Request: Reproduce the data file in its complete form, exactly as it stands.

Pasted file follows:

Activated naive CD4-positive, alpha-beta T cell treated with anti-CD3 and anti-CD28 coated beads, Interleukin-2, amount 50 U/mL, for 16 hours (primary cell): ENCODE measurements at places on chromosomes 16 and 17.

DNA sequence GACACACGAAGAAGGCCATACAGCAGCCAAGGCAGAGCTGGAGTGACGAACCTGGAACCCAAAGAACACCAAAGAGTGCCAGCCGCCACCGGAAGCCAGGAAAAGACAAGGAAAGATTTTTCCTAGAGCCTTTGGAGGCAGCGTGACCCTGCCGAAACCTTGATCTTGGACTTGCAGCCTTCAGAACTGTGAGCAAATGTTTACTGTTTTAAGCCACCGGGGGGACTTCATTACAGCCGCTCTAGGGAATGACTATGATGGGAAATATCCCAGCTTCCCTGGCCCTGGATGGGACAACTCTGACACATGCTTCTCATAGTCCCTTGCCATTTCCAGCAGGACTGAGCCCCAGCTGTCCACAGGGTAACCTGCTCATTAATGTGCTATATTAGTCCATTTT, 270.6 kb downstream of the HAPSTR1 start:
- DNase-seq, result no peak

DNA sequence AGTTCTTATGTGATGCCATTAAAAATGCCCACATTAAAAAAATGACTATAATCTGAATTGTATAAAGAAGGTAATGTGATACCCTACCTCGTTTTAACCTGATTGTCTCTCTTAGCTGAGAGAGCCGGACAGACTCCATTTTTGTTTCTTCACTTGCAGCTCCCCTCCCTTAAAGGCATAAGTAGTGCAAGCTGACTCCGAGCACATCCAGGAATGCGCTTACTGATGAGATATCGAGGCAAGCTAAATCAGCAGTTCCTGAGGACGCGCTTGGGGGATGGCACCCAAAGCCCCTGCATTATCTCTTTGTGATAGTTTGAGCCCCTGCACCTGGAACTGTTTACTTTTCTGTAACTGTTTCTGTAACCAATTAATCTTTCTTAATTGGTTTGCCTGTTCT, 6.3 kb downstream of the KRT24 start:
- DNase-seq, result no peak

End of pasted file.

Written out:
Activated naive CD4-positive, alpha-beta T cell treated with anti-CD3 and anti-CD28 coated beads, Interleukin-2, amount 50 U/mL, for 16 hours (primary cell): ENCODE measurements at places on chromosomes 16 and 17.

DNA sequence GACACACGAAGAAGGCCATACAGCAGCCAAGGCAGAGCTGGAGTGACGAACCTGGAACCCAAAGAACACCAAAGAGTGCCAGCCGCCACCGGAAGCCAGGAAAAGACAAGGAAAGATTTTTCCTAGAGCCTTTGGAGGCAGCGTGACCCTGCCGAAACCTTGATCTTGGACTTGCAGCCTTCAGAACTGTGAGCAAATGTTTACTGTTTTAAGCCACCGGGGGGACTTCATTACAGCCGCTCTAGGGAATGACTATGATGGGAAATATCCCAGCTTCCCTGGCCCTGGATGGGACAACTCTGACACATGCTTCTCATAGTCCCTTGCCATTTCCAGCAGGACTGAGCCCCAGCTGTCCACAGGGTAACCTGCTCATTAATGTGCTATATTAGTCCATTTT, 270.6 kb downstream of the HAPSTR1 start:
- DNase-seq, result no peak

DNA sequence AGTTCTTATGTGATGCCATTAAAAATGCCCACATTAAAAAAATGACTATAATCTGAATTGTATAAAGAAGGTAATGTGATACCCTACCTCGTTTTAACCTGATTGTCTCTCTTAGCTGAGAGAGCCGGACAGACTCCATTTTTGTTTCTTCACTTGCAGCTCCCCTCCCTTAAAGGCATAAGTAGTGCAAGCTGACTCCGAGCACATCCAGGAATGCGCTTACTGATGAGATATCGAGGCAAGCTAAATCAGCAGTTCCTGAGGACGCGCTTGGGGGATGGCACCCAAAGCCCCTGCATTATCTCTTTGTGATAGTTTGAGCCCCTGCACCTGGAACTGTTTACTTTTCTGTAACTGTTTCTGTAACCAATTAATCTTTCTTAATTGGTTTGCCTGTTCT, 6.3 kb downstream of the KRT24 start:
- DNase-seq, result no peak